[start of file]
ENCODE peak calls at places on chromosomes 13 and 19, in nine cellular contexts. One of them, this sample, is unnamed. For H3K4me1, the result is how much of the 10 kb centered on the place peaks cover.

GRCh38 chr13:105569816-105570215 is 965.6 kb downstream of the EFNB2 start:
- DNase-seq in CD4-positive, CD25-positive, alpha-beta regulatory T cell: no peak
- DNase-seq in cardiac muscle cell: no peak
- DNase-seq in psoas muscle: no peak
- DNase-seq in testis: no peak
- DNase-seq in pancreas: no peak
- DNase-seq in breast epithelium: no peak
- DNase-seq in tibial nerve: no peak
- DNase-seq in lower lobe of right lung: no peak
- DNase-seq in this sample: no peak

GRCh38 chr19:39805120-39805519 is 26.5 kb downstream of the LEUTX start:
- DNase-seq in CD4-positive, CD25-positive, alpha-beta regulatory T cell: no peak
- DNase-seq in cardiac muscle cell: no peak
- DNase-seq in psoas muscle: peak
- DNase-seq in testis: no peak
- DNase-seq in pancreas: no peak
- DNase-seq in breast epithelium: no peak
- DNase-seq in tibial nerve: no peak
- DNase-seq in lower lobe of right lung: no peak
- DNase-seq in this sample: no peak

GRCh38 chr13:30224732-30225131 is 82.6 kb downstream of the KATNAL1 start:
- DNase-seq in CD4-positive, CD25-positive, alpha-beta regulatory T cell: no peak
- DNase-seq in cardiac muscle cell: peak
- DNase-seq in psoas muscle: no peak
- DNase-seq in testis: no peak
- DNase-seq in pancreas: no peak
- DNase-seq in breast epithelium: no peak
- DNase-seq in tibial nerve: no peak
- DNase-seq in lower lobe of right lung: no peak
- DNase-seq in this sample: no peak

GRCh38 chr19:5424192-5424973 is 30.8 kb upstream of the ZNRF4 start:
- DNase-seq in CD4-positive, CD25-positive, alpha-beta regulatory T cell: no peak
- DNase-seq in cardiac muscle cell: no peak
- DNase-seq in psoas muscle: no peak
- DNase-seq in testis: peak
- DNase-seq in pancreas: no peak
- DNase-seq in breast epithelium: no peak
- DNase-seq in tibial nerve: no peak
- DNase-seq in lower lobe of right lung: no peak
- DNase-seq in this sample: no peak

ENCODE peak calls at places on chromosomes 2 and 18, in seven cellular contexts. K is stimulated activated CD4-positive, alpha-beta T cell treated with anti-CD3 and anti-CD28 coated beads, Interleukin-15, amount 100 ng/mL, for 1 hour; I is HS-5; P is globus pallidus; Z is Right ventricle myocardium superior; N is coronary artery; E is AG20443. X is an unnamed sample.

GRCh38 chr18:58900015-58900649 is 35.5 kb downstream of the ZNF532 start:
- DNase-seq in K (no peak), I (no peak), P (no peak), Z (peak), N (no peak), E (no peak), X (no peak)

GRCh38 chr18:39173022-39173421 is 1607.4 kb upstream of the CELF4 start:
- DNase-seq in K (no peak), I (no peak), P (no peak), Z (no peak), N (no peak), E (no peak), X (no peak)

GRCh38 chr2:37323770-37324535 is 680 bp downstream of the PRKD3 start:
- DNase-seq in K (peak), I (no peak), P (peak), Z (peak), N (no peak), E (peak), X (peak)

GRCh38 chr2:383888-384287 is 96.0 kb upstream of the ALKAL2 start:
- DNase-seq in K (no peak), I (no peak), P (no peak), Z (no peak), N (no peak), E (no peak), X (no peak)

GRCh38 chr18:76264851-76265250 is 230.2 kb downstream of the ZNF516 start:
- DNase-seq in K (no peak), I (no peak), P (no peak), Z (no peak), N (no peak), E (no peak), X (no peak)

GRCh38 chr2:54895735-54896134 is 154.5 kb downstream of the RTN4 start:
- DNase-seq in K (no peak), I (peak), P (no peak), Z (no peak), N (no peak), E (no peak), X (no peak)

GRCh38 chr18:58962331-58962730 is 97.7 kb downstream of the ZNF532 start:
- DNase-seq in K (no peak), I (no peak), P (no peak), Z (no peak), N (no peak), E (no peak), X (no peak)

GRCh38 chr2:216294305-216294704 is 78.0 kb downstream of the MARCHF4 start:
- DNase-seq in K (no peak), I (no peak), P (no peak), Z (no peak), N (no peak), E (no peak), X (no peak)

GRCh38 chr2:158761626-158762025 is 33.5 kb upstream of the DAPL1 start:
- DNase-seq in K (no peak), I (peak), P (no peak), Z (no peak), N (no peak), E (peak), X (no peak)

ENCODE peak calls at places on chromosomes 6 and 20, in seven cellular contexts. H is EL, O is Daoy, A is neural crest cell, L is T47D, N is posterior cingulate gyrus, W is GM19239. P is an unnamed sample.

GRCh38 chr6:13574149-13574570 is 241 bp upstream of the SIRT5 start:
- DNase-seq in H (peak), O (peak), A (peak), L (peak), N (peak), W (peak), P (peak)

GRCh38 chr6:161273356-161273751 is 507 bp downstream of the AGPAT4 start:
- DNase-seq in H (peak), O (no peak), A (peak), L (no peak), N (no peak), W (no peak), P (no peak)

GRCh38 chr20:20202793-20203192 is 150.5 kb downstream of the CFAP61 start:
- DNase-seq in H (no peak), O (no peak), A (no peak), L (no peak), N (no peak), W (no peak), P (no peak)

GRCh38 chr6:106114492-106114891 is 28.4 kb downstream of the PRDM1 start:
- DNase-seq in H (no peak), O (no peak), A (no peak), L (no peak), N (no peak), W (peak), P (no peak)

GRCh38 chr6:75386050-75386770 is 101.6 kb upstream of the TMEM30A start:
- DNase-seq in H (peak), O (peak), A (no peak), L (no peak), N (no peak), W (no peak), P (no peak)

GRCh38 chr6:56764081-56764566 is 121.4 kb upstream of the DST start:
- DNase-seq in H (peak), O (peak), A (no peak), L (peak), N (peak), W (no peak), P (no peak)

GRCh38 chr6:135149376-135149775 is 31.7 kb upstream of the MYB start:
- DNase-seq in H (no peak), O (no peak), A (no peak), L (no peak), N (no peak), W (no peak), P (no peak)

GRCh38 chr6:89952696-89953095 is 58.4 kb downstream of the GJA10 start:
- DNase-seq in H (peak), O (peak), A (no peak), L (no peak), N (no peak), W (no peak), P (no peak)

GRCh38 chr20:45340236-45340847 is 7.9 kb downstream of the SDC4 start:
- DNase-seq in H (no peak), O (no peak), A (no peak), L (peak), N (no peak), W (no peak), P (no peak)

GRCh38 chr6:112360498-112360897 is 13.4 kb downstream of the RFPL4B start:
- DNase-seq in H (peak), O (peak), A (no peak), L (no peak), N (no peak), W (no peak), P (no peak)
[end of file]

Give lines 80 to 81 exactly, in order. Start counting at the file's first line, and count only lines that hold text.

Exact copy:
GRCh38 chr6:112360498-112360897 is 13.4 kb downstream of the RFPL4B start:
- DNase-seq in H (peak), O (peak), A (no peak), L (no peak), N (no peak), W (no peak), P (no peak)